Removing highways is a tricky business, a costly and time-consuming physical feat, but advocates say even a small commitment to addressing the harms of legacy highway infrastructure is a positive sign.
As billions for infrastructure flow from Washington, moving away from dependence on the automobile will require new cooperation between federal grantmakers and state and local recipients. Are carless cities in our future?
Partisan rancor has seeped into the once quiet, technical field of transportation policy. Conservatives increasingly oppose policies that support transit, while liberals push back against highway construction.
The best and worst state highway systems have common traits that have little to do with miles of roadway.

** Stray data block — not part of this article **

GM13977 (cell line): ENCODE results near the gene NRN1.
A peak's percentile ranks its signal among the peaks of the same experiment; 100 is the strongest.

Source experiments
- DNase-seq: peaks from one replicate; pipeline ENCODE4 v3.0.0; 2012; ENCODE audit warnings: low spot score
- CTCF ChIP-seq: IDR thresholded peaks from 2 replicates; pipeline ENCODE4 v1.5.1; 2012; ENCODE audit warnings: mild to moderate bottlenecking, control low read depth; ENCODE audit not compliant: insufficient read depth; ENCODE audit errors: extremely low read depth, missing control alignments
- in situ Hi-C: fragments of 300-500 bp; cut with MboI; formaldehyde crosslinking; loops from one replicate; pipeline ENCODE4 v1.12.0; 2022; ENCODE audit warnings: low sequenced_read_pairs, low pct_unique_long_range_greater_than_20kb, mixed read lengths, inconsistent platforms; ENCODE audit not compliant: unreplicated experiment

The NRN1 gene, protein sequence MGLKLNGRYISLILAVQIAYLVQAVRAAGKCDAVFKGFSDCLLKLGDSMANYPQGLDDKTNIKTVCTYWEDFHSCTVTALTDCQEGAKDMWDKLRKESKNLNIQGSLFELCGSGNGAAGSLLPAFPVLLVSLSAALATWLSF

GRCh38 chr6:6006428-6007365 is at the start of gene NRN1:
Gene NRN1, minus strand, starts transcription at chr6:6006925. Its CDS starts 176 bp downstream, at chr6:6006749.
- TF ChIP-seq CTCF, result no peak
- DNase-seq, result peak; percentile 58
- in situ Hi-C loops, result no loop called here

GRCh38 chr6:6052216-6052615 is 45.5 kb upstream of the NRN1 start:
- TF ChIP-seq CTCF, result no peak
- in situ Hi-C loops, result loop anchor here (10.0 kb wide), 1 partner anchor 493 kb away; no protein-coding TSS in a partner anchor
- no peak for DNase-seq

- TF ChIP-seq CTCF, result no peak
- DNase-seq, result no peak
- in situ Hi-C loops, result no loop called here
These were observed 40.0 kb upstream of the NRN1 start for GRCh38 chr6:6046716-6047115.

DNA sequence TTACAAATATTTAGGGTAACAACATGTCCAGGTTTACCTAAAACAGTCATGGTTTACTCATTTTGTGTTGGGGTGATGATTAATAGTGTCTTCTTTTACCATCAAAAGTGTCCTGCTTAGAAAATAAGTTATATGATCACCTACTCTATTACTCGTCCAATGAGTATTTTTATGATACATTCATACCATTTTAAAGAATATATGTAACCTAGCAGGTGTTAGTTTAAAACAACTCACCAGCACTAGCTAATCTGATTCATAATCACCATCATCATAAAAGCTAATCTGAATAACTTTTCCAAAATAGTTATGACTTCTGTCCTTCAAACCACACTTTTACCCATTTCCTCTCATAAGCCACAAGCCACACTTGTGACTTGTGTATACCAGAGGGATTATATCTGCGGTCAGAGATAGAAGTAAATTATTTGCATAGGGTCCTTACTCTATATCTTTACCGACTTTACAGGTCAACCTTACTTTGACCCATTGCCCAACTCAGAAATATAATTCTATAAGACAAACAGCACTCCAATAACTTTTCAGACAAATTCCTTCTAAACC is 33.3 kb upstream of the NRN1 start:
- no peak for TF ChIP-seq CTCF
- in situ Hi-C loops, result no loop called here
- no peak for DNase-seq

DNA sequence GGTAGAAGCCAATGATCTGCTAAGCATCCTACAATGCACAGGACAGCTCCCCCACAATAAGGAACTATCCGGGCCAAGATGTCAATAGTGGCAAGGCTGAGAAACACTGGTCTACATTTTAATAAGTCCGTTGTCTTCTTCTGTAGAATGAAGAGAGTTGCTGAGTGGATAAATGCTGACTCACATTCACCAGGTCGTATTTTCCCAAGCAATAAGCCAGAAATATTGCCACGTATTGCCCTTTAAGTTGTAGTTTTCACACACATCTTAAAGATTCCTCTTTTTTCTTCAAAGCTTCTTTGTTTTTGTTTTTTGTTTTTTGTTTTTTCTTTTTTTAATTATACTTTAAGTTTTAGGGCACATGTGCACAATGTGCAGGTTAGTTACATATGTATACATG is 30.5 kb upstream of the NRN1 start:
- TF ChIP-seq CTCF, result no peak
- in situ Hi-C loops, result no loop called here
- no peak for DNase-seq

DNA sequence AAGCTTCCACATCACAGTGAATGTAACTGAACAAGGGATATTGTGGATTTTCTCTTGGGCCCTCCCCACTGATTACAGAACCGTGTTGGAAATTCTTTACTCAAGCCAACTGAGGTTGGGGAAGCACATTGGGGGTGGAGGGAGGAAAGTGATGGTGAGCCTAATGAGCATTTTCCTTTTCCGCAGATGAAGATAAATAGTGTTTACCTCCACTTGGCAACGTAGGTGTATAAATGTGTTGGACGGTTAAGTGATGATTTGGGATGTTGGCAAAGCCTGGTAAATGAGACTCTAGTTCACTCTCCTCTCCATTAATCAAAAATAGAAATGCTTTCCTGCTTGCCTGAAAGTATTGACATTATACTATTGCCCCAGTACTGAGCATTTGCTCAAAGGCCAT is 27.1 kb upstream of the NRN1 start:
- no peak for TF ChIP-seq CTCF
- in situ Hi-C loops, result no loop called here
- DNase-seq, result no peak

The state is slated to receive $3 billion for road and bridge upgrades from the new infrastructure law, with more than $500 million set aside for bridge replacement and repairs.
Transportation experts say that much of the funds in Biden’s big bill just go towards highways and a carbon-intensive status quo.
A new report finds that the wear and tear on our highway system has greater costs than were previously understood, implying a need for more transportation infrastructure investment, especially for road maintenance.
While urban crashes get more attention, approximately half of traffic fatalities occur on rural roads even though only about one-fifth of the population lives in these areas. Lawmakers are considering new safety measures.
Lawmakers have proposed $209 million of the multibillion-dollar bill for pollution and traffic initiatives in the Denver area that focus on marginalized groups impacted by the building of the highways decades ago.
The legislation would raise $3.8 billion over the next 10 years through increased fees on gas and online delivery purchases, but some are concerned that not enough would be invested in climate change proposals.